Rick Daysog of the Advertiser writes:
"It's hard to close this chapter and begin a new one," Robert Dickey, president of Gannett U.S. Community Publishing, wrote in an e-mail to Advertiser employees Friday. "But in doing so, I want to sincerely thank you for your dedication to The Honolulu Advertiser and wish you all the best."
Gannett's exodus and the eventual merger of The Advertiser and the Star-Bulletin will leave Honolulu as a one-newspaper town and result in the loss of at least 300 jobs.
For the next estimated 30 to 60 days, The Advertiser will publish as a stand-alone newspaper run by third-party HA Management Inc.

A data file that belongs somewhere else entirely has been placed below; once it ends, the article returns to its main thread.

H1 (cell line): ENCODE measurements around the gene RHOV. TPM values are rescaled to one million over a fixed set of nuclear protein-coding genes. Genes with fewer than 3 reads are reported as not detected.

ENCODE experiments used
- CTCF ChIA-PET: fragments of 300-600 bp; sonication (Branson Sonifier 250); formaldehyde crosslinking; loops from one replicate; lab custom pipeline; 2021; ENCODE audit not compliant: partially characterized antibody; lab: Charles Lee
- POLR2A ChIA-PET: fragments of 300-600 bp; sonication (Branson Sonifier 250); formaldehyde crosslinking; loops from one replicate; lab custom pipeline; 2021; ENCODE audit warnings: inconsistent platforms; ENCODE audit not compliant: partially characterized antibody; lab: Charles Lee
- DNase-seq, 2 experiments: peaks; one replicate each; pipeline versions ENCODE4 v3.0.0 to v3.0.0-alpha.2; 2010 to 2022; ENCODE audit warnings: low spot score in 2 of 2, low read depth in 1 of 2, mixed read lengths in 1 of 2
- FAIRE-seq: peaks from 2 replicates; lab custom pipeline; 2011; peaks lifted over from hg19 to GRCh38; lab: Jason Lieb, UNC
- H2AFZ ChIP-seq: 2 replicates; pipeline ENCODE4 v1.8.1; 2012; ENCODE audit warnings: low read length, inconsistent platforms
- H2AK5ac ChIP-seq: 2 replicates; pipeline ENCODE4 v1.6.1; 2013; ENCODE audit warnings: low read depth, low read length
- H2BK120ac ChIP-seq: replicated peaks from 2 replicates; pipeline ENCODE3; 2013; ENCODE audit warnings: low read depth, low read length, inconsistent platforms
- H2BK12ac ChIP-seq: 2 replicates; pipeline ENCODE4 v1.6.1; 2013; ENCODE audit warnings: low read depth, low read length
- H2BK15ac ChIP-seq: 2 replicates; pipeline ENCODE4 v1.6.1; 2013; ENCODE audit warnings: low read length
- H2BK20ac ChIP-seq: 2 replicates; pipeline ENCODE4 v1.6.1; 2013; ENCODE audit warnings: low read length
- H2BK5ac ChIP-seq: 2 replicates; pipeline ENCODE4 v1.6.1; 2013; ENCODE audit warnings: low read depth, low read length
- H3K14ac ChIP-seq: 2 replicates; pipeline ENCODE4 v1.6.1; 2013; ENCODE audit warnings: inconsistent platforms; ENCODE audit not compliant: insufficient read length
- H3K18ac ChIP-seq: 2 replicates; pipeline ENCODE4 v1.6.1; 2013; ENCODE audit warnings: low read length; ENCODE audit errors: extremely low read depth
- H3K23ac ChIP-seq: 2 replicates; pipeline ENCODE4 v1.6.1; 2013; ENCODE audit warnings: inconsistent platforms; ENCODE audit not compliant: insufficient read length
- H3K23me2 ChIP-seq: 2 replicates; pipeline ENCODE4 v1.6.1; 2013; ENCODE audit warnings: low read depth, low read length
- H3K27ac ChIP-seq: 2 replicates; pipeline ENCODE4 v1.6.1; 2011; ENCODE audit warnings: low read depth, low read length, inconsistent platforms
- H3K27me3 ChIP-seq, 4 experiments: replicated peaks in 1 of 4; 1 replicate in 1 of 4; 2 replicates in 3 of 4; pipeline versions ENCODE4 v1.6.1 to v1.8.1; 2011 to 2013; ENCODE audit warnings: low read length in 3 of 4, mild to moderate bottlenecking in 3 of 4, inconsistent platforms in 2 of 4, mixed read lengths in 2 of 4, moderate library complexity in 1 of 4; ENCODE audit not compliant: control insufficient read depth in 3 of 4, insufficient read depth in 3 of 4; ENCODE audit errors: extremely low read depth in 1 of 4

The two dailies will be merged into a single broadsheet newspaper known as The Honolulu Star-Advertiser, which will have a combined daily circulation of 135,000 to 140,000, Dennis Francis, the Star-Bulletin's publisher told Daysog. The Star-Advertiser will employ between 300 and 600 people. The two newspapers currently have 900 employees between them.
"I know there's a lot of angst in the community about losing a newspaper but the community decided long ago that it could not support two newspapers," Francis told Daysog. "That decision was made by readers and advertisers."
Daysog also writes:
Former media executives say the loss of an editorial voice will have a long-lasting impact on the local community.
The layoff of scores of journalists will mean that hundreds of stories will go unwritten each year, they said.
"It's a real tragedy," said Gerry Keir, who worked at The Advertiser for 27 years, rising to editor before leaving in 1995. "I don't think there's any question that the community is the loser."